Imagine you’re having chronic migraines. You see your doctor, who prescribes a colonoscopy. Makes no sense, does it? But the rough equivalent happens to tens of thousands of people who seek mental health help for suicidality every year.
Suicidality is often approached as a symptom of mental health diagnoses, such as bipolar disorder or depression, explains Nicole Siegfried, Lightfully’s Chief Clinical Officer. It’s not treated independently—it’s folded into other interventions, with the hope that it eases alongside the symptoms of the disorder.
“Research shows that in addition to appropriate assessment, the most effective interventions are specific to suicidality,” says Siegfried. “They improve emotional acceptance, reduce attachment to suicidal thoughts, increase hope, and boost belonging and connection.”
In 2020, almost 12.2 million people ages 18 or older reported that they had serious thoughts about suicide, according to the Centers for Disease Control and Prevention. Of those, 1.2 million people attempted suicide, and roughly 46,000 died by suicide.
Suicide is now the ninth-leading cause of death in the United States, and the second-leading for those ages 10-14 and 25-34.
What’s more, nearly half of individuals who die by suicide visited a healthcare provider in the month before their death. Clinicians are not always well-equipped to accurately assess for suicidality or provide effective, long-term interventions for chronic suicidality, says Siegfried.
Revamping mental health care to successfully assess and treat suicidality requires an agile model in which suicidality can be addressed as a specific focus of treatment. That’s why Lightfully’s interventions include regular assessments from both clinicians and patients, a process-based therapy (PBT) treatment model, and continuous tracking of progress.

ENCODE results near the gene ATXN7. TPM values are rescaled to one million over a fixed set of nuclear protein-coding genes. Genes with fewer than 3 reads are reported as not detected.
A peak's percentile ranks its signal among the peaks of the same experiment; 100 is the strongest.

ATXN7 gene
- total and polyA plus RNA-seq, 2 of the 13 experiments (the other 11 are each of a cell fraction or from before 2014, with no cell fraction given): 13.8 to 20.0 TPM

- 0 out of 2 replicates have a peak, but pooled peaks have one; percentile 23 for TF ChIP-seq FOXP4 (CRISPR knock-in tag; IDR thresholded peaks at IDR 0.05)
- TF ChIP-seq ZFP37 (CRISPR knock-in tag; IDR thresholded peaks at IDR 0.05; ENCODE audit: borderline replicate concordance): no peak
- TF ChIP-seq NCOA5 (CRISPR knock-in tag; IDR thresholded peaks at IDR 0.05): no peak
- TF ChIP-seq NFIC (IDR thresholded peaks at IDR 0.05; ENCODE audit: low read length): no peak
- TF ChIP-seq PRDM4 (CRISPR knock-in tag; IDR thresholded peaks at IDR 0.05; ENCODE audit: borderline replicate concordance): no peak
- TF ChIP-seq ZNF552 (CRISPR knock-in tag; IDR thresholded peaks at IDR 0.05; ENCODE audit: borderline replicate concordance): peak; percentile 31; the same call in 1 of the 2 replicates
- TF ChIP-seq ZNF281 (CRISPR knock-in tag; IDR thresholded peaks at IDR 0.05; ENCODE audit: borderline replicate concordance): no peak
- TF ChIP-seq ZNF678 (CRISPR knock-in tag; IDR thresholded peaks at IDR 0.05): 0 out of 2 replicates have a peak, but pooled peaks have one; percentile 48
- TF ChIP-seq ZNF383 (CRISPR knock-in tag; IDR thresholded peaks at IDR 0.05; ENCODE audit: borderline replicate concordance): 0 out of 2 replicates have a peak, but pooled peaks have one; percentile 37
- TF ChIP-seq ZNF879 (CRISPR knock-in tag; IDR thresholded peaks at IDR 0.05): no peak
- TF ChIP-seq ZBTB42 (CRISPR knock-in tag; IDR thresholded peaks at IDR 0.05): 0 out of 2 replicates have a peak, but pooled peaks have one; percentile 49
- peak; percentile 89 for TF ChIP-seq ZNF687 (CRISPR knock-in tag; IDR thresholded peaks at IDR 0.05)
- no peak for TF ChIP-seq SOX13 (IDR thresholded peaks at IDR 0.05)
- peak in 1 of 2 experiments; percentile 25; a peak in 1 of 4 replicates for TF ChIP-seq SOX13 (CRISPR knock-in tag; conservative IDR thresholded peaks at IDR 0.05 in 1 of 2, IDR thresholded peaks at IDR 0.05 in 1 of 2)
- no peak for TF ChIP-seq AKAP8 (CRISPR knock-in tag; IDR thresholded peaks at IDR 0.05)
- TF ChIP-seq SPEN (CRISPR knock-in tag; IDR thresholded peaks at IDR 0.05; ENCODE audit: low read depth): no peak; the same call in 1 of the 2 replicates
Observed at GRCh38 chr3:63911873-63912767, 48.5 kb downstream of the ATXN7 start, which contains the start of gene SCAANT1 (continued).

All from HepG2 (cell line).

Together, these represent a groundbreaking approach unique to Lightfully. Let’s take a closer look at each.
The Advantages of Regular Assessments
Understanding suicidality requires that clinicians have a holistic view of the patient’s mental health and the core maladaptive processes that need to be addressed during treatment. That’s where assessments come in. Most clinicians receive less than two hours of training in assessing suicide risk, says Siegfried. At Lightfully, all staff receive formalized training in suicide risk assessment, addressing risk factors, safety considerations, and protective factors.
Patients are evaluated multiple times (at least weekly) during their stay at Lightfully through evidence-based assessments for a range of symptoms, including suicidality, Siegfried says. The Interpersonal Needs Questionnaire (INQ), for example, assesses various processes related to suicidality, while other, more formal assessments target patients’ thoughts and behaviors.
These are especially helpful for clinicians who want to determine patients’ suicide risk levels and gauge the impact of treatment on reducing suicidality.
“Suicide risk assessments aren’t necessarily on a timetable. For instance, you don’t have to wait for a full week before you reassess,” says Amber Parris Claudon, LICSW and Lightfully’s Vice President of Clinical Training. “You can reassess at any moment based on how the client is presenting at that time.?”